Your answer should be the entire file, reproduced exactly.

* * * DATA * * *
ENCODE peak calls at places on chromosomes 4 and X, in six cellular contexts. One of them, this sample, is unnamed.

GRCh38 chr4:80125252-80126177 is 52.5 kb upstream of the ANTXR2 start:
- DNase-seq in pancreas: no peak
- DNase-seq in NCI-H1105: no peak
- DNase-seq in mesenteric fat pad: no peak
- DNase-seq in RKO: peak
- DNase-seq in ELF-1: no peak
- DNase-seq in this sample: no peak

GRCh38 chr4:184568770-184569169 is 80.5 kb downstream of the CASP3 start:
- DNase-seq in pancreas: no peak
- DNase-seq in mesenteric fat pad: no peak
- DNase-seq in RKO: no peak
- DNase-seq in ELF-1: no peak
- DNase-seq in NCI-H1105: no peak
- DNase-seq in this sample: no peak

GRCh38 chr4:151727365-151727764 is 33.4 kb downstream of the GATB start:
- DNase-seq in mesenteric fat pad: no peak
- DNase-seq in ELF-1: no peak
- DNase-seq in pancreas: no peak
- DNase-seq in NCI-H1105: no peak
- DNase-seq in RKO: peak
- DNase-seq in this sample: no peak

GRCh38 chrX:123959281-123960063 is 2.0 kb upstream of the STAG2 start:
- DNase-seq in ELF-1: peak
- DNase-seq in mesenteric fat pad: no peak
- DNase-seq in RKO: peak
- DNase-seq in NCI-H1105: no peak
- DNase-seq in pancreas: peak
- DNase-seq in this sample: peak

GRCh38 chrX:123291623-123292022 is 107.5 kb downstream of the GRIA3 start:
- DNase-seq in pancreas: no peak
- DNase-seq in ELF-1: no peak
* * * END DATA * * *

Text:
ENCODE peak calls at places on chromosomes 4 and X, in six cellular contexts. One of them, this sample, is unnamed.

GRCh38 chr4:80125252-80126177 is 52.5 kb upstream of the ANTXR2 start:
- DNase-seq in pancreas: no peak
- DNase-seq in NCI-H1105: no peak
- DNase-seq in mesenteric fat pad: no peak
- DNase-seq in RKO: peak
- DNase-seq in ELF-1: no peak
- DNase-seq in this sample: no peak

GRCh38 chr4:184568770-184569169 is 80.5 kb downstream of the CASP3 start:
- DNase-seq in pancreas: no peak
- DNase-seq in mesenteric fat pad: no peak
- DNase-seq in RKO: no peak
- DNase-seq in ELF-1: no peak
- DNase-seq in NCI-H1105: no peak
- DNase-seq in this sample: no peak

GRCh38 chr4:151727365-151727764 is 33.4 kb downstream of the GATB start:
- DNase-seq in mesenteric fat pad: no peak
- DNase-seq in ELF-1: no peak
- DNase-seq in pancreas: no peak
- DNase-seq in NCI-H1105: no peak
- DNase-seq in RKO: peak
- DNase-seq in this sample: no peak

GRCh38 chrX:123959281-123960063 is 2.0 kb upstream of the STAG2 start:
- DNase-seq in ELF-1: peak
- DNase-seq in mesenteric fat pad: no peak
- DNase-seq in RKO: peak
- DNase-seq in NCI-H1105: no peak
- DNase-seq in pancreas: peak
- DNase-seq in this sample: peak

GRCh38 chrX:123291623-123292022 is 107.5 kb downstream of the GRIA3 start:
- DNase-seq in pancreas: no peak
- DNase-seq in ELF-1: no peak